Wednesday, March 27, 2013

The Weight of Teaching

The Weight of Teaching

I love teaching. And I love teaching my Writing about Literature class at Catawba Valley Community College. In 20+ years of teaching, I have had a lot of good days in the classroom, and this year, I have had a lot of good days in this particular class. Today was one of the best.

Today we read the poem “Acts of Defiance” in which a young boy has to reach inside the back end of a cow to help a calf be born. The poem says,

I simply did as I was told
and reached my hands,
my forearms, long and thin,
even up to the elbows,
into the bloody back end
of a moaning cow
to grasp what I felt there
and pull,
and pull harder
when it wouldn’t come
until something appeared,
and pull harder still
until something became
a wet mess of calf
spilling into my lap.

One student saw in this struggle to bring about life a metaphor for life itself and for the process we go through to extract meaning from our own lives. “It’s difficult,” he said; “It’s messy. We often don’t know what we’re doing or what we’ve got a hold of, but if we keep pulling, we’ll eventually get it out, and have something of significance.” Throughout this course we have occasionally discussed existentialism and the process of making meaning.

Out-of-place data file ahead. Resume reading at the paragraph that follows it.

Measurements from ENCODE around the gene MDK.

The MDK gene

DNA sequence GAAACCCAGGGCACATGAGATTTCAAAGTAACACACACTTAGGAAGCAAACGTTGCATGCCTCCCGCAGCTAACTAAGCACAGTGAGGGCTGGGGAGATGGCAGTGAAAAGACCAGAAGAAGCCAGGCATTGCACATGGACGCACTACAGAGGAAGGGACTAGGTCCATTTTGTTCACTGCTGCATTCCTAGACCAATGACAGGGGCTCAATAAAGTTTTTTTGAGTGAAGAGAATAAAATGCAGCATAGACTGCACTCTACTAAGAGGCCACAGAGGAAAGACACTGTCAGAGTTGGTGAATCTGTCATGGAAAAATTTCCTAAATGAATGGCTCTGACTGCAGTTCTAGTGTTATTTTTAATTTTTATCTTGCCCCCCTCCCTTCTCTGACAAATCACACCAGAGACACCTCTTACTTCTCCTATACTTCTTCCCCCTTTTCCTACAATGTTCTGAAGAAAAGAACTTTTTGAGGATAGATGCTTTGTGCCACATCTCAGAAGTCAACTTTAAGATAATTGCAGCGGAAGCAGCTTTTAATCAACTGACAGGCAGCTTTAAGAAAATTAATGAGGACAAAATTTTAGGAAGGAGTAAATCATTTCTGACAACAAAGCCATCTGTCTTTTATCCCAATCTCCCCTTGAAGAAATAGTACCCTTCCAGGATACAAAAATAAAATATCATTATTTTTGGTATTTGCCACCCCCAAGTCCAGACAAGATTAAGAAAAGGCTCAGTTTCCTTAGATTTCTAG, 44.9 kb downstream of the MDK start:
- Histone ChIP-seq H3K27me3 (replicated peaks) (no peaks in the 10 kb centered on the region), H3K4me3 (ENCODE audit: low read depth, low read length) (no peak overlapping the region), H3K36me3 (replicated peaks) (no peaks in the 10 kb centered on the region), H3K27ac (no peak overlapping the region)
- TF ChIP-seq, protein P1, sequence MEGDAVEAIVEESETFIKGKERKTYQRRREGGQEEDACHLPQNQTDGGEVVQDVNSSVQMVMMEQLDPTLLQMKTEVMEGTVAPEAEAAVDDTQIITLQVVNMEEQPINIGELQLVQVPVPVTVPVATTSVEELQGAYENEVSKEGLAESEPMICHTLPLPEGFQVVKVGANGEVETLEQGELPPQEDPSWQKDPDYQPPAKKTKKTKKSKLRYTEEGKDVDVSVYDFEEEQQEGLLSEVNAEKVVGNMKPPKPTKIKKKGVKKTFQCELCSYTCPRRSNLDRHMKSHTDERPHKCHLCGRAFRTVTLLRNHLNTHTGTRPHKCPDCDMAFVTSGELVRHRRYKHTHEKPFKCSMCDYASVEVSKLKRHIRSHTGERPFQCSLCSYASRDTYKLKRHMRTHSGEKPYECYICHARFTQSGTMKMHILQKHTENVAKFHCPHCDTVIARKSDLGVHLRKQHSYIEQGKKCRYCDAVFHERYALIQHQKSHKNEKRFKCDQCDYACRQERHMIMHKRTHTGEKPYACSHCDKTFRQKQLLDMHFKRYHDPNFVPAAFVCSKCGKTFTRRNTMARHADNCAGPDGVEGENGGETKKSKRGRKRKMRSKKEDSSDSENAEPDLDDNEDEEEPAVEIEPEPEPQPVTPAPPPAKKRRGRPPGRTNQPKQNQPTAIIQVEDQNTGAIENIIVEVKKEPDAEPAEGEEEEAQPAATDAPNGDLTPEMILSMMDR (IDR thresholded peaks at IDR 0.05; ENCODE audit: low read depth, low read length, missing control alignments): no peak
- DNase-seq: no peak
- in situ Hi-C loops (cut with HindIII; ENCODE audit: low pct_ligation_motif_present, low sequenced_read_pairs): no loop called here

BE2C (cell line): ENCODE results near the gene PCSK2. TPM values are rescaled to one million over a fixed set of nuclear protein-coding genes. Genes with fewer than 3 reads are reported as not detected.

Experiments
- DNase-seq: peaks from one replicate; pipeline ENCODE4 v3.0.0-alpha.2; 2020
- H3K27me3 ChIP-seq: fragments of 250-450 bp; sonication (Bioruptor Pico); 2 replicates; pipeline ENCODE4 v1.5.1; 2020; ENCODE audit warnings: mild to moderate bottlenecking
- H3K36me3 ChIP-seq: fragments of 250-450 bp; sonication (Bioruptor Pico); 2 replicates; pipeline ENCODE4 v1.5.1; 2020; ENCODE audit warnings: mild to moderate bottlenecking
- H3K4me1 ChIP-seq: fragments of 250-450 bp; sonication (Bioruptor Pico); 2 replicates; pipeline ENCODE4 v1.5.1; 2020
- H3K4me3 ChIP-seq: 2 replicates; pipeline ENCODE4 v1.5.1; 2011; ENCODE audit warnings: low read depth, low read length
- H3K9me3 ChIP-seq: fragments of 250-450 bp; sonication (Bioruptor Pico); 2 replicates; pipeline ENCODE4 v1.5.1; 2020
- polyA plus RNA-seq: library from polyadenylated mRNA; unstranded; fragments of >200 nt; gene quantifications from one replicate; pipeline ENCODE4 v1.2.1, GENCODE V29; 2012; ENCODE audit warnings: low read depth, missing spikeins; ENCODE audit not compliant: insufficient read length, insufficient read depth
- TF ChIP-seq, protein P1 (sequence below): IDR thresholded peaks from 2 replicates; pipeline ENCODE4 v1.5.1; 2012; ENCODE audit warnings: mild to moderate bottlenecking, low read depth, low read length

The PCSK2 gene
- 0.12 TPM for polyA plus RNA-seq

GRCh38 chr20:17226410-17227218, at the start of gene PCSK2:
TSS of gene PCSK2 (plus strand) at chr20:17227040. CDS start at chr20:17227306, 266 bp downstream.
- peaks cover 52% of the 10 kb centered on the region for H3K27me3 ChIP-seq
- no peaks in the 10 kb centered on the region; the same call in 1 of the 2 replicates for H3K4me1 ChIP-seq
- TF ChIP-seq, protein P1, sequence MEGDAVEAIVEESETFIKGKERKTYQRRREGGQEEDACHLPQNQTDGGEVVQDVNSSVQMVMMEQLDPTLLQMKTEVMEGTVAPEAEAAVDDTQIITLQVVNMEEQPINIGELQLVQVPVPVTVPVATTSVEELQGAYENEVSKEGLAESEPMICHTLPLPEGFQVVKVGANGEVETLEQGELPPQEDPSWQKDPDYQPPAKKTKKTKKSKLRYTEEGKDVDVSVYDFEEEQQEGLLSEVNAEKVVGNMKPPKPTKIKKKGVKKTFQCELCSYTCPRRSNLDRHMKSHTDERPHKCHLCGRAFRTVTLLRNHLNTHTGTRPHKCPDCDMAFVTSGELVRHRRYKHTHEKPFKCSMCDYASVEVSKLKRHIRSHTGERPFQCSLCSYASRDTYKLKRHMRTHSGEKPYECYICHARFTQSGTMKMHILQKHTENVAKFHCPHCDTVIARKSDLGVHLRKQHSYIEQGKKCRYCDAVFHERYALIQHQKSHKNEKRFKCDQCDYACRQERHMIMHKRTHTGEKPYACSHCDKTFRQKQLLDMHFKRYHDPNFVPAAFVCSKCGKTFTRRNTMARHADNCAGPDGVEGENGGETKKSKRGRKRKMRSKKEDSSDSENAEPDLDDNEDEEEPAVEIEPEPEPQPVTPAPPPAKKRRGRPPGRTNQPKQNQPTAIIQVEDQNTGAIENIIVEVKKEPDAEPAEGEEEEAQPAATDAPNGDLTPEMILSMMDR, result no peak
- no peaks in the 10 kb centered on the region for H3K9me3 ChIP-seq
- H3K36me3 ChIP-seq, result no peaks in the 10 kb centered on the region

Another student noticed how the boy in the poem is surrounded by his uncles and his grandfather but not his father and suggested the poem expresses the difficulty of learning life lessons in the absence of a parent and the importance of others filling the void left by an absent parent. Throughout this semester we have used reader-response journals to help the students explore how the poems and stories we read relate to their own lives and experiences. This student’s own father has been incarcerated since the student was a young boy.

When the speaker of this poem later witnesses the birth of his own child, he comments “I finally understand / the weight of it all.” Both of these students immediately understood the weight of that line not only in the poem but in their own lives and in their understanding of how meaning is made.

1 comment:

  1. Wow! I know why you love teaching these students. And they are fortunate to have a teacher such as you,Scott. Great post.